Sadly, there are not enough technical schools in the country. While there is a need for technical schools, the government is not doing much to encourage it.
9-3-4 System of Education in Nigeria
After 2 decades of experimenting with the 6-3-3-4 system, the 9-3-4 system of education was introduced in Nigeria. Dr. Obi Ezekwesili pioneered the implementation of this new policy. It also involved the privatisation of some Federal Government colleges.
The 9-3-4 system is very similar to the 6-3-3-4 system. Many educational experts have said it was only a change of name. Also, the 6 years spent in primary school and the 3 years spent in junior secondary school were merged to form the basic education.
Hence, in terms of representation, the “9” in this system is simply the addition of 6 and 3 in the previous system. When you talk to students in secondary schools they do not actually understand the change in education.
Many students would still tell you they are in junior secondary school instead of basic school. That is because of the poor implementation of the system.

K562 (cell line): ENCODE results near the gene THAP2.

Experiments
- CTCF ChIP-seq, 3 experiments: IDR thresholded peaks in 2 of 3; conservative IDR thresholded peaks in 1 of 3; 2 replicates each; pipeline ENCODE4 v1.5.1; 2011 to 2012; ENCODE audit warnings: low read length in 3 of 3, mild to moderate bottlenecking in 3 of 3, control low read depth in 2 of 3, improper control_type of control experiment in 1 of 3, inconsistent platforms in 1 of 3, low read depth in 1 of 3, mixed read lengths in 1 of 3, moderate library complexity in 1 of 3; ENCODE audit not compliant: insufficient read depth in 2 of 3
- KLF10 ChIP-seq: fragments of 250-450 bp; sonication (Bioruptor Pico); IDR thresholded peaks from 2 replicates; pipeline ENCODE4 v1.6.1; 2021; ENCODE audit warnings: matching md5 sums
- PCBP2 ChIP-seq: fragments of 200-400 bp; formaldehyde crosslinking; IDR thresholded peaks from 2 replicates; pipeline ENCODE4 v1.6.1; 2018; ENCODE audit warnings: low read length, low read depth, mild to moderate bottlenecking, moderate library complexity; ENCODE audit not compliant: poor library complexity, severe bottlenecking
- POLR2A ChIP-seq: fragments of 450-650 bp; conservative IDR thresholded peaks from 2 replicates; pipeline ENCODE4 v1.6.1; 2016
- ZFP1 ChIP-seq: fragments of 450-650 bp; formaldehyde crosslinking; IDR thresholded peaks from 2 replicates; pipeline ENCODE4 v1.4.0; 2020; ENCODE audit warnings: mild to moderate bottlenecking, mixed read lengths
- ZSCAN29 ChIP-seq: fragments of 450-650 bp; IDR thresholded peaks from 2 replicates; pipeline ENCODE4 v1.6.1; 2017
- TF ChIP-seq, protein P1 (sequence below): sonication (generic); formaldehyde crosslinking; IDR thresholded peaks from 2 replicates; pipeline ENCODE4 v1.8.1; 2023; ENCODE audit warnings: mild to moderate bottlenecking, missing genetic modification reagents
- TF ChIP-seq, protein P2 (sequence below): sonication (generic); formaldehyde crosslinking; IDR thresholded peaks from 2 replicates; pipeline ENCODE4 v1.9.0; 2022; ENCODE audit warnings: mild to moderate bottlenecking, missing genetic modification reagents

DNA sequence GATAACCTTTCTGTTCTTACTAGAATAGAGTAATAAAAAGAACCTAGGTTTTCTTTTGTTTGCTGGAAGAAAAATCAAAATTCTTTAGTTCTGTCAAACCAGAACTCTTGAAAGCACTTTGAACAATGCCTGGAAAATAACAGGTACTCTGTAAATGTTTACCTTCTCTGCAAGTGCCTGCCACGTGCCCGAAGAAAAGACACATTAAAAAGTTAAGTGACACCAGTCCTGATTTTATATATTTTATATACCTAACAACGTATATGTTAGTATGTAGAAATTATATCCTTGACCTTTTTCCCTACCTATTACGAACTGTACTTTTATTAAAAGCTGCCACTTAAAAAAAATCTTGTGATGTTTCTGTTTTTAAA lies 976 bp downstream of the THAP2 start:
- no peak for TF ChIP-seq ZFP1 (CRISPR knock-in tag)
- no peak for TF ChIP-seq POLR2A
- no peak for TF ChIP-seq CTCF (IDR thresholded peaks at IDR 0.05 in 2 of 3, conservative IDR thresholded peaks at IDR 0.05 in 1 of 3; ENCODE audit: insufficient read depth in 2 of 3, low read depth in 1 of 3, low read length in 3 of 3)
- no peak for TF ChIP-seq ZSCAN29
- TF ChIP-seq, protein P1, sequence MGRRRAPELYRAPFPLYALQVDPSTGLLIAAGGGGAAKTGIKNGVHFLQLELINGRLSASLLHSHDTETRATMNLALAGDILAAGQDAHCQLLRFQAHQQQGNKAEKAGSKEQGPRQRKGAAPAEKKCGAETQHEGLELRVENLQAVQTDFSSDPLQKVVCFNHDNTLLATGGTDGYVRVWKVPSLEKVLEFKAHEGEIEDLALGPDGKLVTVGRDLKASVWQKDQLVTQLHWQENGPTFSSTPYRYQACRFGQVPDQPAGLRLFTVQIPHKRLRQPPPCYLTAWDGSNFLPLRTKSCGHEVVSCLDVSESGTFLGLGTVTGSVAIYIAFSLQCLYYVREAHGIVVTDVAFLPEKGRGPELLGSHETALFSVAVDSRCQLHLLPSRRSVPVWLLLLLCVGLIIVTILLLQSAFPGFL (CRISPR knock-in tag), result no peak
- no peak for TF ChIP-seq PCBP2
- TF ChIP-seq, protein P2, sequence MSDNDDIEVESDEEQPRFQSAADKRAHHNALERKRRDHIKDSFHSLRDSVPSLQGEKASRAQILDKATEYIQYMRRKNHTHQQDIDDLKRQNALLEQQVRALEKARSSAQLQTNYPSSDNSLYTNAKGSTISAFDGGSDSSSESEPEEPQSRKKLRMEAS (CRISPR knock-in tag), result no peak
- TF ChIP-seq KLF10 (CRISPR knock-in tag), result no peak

The Universal Basic Education Commission (UBEC) have slightly modified the 9-3-4 system to 1-9-3-4 system, in order to take into consideration the elementary and Montessori schools. The importance of early childhood education cannot be overemphasised.
Basic Education in Nigeria
The basic education in Nigeria is made up of primary education and junior secondary education. It is the most important education that a child can attain in Nigeria.
Due to the changes in the system of education, the Universal Primary Education Commission was renamed. The Universal Basic Education Commission, as it is called now, is in charge of the basic education.
The commission works with the Ministry of Education in improving educational standards. It also regulates both private and public schools in the country.
Unlike most public schools with poor infrastructure, the private schools are doing better. Therefore, parents prefer private schools when they have the means. There are also private schools with poor structures that are avoided.